This blog post is a follow up to my earlier post about Bowers Distillery Inc. “The Mint Farm”.

First off, I would like to share my memories of MotherUp. They are fragrant and fun memories. MotherUp almost feels like part of my family. Perhaps you have a relative or a friend that wears too much perfume or cologne, their overpowering aroma gets embedded into your sinuses, sticks to your clothes and doesn’t fade away for at least 4-5 hours – that is what I remember most about MotherUp.

How could a web designer working for BPro Inc have such memories you are wondering? It’s because MotherUp was produced in the same building where we worked. I helped bottle it, label it, heat shrink the plastic seal over the spray bottles and box it up. Another BPro employee built the mobile (it had a set of wheels, so it could be pulled) mixing and heating tank where MotherUp’s ingredients were blended together and cooked for a certain amount of time. And the smell of MotherUp cooking filled the entire building.

At first it was pleasant, the minty fresh aroma had a calming effect. Much like those little vials of various fragrances that you dab on your temples that supposedly help sooth a headache, or to help you sleep. Another BPro employee even used MotherUp in his coffee, just a few drops would be enough since it was potent stuff. That was in BPro’s first official office, which was located next to the now gone, Country Kitchen in Pierre. My dates could be off, but I think that was in 2003 or 2004. We moved out of that office after a year or so, moving downtown on Pierre Street next to Hogan’s Hardware Hank. And since MotherUp was on wheels, it followed us downtown.

Our new office had a lower level and they managed to get the MotherUp mixing tank down a flight of stairs into the basement. The wheels were removed, and it was placed on a stationary platform. I wasn’t around to witness all the work it took to accomplish this…all I know was the smell was back.

Again, my dates might be off, but we must have been in that office until 2009. The days and years go by so fast that it’s hard to keep track of time. BPro was on the move again, this time to our present location on 124 W Dakota Ave in the old Grand Rental Station. And guess who showed up? MotherUp had her wheels back on and followed us again! The building has a huge garage door on the east side and it rolled in, hooked up and was cooking again. We were once again graced with the smell of mint. Customers would walk in and never once did someone not ask what that lovely minty smell was. I even gave tours at no extra charge. It was fun.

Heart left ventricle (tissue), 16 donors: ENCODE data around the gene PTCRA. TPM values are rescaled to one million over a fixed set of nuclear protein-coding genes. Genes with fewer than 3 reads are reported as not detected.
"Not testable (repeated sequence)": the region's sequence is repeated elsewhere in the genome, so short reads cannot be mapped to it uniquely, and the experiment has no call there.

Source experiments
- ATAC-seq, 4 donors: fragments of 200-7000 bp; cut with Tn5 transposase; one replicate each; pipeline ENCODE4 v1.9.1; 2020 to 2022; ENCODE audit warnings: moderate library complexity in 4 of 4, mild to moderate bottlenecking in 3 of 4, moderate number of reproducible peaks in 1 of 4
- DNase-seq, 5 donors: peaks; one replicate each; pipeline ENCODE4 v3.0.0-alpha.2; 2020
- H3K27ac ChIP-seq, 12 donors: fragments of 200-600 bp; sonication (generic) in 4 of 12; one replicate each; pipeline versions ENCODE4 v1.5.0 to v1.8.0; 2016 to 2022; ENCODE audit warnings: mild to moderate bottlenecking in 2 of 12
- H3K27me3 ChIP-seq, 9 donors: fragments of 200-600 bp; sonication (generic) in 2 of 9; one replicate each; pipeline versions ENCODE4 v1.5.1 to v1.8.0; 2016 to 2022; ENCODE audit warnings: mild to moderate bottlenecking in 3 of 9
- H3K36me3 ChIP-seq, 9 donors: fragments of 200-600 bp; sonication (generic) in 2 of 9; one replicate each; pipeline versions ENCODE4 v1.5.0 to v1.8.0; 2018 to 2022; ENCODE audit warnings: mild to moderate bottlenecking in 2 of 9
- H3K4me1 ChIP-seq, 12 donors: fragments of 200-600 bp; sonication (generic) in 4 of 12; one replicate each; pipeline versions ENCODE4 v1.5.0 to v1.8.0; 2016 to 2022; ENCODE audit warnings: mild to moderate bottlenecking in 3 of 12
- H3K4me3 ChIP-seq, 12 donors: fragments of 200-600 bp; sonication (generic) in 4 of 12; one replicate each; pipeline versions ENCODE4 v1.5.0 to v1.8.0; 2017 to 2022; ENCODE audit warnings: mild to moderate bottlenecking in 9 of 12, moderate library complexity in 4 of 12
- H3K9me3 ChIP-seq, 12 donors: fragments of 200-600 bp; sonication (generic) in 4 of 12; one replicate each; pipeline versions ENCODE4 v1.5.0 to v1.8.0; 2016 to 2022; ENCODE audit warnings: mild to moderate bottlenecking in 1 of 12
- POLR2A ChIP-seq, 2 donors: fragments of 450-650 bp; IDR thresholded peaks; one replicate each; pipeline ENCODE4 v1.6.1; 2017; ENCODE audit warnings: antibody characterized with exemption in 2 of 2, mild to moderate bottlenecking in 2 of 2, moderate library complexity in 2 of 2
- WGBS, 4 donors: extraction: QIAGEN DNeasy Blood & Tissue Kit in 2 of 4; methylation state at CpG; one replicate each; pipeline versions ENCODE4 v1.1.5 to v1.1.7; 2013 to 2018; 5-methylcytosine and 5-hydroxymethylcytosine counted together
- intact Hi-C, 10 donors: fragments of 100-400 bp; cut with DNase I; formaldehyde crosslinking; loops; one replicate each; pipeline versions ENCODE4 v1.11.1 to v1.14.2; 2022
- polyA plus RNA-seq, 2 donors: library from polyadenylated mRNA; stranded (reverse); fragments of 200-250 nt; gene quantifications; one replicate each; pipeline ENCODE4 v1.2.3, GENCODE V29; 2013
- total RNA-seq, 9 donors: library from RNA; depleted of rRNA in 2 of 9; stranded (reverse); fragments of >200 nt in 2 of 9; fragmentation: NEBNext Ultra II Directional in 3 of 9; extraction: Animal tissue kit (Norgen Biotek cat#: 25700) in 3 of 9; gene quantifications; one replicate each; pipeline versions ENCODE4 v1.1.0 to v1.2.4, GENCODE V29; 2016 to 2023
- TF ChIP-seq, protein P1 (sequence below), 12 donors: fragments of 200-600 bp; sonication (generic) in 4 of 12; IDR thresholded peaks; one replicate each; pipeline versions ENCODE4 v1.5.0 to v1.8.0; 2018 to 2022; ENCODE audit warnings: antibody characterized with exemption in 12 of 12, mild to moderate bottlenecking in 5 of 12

Nowadays MotherUp is smelling up a new location, it is still family owned and operated by the Bower’s family. The minty smell of MotherUp is courtesy of Bower’s Distillery, Inc. “The Mint Farm”. They grow the mint and extract the oil through their distilling process. So, there you have it. That’s my MotherUp story. My next blog (part 3) will be about my experience being a mint farmer. Stay tuned!

“Plant a little mint, Madame, then step out of the way so you don’t get hurt!”

British gardener

MotherUp is a fast and effective product to aid in livestock adoption by a natural or adoptive mother.

Whenever a mother rejects a baby, whether it is biologically hers or an orphaned young animal, grafting becomes necessary. It is common for a new mother to reject its own young. This is usually due to inexperience and lack of mothering instinct in a mother who has not given birth before.

The second instance where grafting becomes necessary is when a mother has lost its biological baby and an orphaned baby is given to her. The mother often does not accept the orphaned calf because it is not biologically hers. She will often reject and even harm the calf in order to keep it from feeding.

MotherUp aids a rancher or breeder in grafting an orphaned newborn animal onto a foster mother or else a rejected newborn animal onto its biological mother. Because MotherUp is made with no animal-by products and comes in a convenient spray bottle, it is more pleasant, more consistent, and less messy than traditional methods of grafting.

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